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Diversity increases yield but reduces harvest index in crop mixtures.


ABSTRACT: Resource allocation to reproduction is a critical trait for plant fitness1,2. This trait, called harvest index in the agricultural context3-5, determines how plant biomass is converted to seed yield and consequently financial revenue from numerous major staple crops. While plant diversity has been demonstrated to increase plant biomass6-8, plant diversity effects on seed yield of crops are ambiguous9 and dependent on the production syndrome10. This discrepancy might be explained through changes in the proportion of resources invested in reproduction in response to changes in plant diversity, namely through changes in species interactions and microenvironmental conditions11-14. Here, we show that increasing crop plant diversity from monocultures over two- to four-species mixtures increased annual primary productivity, resulting in overall higher plant biomass and, to a lesser extent, higher seed yield in mixtures compared with monocultures. The difference between the two responses to diversity was due to a reduced harvest index of the eight tested crop species in mixtures, possibly because their common cultivars have been bred for maximum performance in monoculture. While crop diversification provides a sustainable measure of agricultural intensification15, the use of currently available cultivars may compromise larger gains in seed yield. We therefore advocate regional breeding programmes for crop varieties to be used in mixtures that should exploit complementarity16 among crop species.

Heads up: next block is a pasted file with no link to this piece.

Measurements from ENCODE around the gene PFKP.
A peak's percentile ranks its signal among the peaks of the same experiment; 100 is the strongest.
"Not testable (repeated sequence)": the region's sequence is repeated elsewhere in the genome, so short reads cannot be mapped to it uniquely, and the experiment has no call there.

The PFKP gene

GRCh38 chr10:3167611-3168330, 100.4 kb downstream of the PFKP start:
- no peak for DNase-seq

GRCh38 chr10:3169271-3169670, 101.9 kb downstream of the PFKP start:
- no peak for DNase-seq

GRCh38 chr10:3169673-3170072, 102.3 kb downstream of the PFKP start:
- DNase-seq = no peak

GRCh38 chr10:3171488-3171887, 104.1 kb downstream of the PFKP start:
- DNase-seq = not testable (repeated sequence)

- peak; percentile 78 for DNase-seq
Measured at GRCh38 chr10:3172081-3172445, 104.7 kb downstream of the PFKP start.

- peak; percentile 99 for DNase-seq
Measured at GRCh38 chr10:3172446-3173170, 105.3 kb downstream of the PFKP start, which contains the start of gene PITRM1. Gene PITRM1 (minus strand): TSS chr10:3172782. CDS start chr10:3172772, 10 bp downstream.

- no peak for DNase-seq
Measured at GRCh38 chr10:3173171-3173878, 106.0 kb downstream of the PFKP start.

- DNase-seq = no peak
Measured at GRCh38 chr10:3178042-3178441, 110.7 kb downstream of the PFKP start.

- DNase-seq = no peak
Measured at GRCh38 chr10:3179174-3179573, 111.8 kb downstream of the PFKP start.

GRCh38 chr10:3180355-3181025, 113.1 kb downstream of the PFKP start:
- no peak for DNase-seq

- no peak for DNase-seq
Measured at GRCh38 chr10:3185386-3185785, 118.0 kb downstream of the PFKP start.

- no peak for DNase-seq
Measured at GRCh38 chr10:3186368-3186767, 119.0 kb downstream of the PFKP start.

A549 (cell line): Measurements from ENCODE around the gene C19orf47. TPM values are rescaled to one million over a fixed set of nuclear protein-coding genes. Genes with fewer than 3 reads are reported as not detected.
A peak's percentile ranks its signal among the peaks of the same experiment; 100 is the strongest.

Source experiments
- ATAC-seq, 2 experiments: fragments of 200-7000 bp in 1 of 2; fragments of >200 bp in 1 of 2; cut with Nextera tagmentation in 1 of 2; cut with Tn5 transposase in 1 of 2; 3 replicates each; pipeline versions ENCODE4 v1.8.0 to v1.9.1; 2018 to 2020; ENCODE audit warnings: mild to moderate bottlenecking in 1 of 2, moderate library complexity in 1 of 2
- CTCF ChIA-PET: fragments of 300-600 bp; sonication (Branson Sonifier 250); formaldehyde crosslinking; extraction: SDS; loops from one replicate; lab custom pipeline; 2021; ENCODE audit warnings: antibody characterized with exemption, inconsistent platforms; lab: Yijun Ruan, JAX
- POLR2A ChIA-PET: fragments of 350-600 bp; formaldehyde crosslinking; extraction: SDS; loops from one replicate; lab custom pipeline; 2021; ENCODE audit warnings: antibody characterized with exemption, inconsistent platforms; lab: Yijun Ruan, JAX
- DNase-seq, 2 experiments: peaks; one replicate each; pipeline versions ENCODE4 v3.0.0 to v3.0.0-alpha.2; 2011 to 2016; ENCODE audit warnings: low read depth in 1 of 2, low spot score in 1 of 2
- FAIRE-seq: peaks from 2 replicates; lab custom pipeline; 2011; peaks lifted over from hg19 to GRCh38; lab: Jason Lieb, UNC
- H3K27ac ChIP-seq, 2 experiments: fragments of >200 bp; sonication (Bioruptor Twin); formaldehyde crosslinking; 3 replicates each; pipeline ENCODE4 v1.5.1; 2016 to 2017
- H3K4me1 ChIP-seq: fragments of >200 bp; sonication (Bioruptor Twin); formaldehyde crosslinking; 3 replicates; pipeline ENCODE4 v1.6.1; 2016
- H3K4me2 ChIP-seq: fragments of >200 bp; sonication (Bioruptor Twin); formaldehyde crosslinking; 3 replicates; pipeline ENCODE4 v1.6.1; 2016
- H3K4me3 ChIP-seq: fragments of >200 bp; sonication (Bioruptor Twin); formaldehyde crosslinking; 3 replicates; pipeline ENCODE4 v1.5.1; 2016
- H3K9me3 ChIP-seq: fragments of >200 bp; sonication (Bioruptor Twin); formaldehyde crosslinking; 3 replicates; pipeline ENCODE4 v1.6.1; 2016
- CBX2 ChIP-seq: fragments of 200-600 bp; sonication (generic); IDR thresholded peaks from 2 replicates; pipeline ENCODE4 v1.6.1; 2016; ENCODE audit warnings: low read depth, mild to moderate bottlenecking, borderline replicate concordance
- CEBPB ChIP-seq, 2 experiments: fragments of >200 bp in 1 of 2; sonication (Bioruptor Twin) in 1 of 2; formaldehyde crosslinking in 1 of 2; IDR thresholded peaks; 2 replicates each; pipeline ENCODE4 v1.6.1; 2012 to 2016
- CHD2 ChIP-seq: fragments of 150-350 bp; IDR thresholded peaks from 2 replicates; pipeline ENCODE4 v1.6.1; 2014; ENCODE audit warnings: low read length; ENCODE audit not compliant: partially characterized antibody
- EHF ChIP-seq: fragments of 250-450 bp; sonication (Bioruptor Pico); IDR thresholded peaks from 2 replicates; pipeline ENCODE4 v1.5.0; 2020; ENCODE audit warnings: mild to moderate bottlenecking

PROVIDER: S-EPMC7611346 | BioStudies |

REPOSITORIES: biostudies

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